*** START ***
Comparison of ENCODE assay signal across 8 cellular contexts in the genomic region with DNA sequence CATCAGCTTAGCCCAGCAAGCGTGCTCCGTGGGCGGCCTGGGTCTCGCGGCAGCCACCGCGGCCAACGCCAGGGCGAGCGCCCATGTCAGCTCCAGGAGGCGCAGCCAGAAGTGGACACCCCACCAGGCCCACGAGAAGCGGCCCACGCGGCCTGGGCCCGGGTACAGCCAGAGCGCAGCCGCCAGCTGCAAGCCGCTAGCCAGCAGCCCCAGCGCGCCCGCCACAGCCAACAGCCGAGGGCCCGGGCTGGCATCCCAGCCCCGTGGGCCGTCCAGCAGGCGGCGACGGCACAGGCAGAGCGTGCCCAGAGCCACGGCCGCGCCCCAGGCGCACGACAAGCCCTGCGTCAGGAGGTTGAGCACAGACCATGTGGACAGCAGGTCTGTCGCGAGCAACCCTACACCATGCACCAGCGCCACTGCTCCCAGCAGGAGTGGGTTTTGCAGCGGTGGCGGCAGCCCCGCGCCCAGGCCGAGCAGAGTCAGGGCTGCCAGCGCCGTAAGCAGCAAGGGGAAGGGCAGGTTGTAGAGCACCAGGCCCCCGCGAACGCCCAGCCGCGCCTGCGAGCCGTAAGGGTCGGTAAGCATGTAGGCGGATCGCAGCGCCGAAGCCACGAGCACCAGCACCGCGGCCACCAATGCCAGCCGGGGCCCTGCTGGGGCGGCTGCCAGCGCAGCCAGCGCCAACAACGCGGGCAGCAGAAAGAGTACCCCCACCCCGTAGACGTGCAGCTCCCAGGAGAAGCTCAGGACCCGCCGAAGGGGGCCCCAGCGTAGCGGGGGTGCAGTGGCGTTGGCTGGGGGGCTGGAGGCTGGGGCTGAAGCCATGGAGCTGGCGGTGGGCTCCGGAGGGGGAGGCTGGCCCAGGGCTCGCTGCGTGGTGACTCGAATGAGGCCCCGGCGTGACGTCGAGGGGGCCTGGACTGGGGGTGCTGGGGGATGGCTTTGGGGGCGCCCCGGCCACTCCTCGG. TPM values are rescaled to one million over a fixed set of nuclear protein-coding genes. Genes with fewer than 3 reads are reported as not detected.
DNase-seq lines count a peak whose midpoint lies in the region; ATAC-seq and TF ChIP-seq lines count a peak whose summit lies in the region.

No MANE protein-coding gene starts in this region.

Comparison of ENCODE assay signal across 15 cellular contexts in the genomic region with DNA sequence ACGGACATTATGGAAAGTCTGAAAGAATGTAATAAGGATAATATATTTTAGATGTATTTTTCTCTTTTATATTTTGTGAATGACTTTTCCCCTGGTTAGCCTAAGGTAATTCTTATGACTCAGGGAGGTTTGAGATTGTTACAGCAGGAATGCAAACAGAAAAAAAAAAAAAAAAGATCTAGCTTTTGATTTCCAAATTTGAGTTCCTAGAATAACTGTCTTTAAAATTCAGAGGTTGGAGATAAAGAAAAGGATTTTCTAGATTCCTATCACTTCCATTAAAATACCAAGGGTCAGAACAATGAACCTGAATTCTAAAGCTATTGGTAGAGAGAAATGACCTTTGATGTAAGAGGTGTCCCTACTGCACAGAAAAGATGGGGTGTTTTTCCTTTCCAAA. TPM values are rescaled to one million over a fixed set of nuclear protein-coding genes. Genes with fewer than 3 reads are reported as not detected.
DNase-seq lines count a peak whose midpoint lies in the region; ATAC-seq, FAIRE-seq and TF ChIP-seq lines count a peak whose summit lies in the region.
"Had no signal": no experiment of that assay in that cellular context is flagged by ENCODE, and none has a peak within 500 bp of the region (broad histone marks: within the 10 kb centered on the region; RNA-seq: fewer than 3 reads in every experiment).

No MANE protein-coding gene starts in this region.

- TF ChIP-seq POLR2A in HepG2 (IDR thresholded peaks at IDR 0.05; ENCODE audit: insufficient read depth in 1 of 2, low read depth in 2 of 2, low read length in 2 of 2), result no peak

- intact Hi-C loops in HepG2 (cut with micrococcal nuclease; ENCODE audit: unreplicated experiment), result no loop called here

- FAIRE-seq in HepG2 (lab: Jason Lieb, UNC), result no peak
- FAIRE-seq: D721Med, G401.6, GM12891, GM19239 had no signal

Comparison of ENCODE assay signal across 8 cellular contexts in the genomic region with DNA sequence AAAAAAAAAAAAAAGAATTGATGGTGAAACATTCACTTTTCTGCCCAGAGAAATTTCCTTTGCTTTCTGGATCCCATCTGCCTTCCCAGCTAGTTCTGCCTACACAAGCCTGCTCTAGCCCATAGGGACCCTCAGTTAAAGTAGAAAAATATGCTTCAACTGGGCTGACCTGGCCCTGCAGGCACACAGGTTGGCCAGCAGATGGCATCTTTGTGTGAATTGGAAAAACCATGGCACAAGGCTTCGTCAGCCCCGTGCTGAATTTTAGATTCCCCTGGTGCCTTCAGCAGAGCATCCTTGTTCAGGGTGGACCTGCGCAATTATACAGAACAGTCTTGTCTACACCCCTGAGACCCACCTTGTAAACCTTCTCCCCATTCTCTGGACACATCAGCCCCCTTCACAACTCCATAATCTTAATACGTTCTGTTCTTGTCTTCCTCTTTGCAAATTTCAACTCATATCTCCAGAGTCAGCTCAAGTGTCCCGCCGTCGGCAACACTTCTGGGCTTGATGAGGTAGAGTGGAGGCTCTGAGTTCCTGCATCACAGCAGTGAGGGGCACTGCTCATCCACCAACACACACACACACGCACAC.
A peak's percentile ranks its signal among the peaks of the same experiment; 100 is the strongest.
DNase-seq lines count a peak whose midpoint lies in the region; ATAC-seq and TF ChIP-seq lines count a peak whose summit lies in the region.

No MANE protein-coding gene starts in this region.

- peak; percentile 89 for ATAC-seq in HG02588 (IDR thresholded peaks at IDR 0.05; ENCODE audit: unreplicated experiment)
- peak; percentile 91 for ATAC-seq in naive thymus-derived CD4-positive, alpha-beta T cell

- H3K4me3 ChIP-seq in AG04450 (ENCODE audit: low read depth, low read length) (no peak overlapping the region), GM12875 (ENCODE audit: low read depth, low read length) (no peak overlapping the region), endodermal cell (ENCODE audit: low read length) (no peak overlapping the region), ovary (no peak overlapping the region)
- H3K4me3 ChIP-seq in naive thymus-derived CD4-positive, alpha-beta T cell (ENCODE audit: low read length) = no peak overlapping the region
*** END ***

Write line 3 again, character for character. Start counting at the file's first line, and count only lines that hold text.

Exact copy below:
No MANE protein-coding gene starts in this region.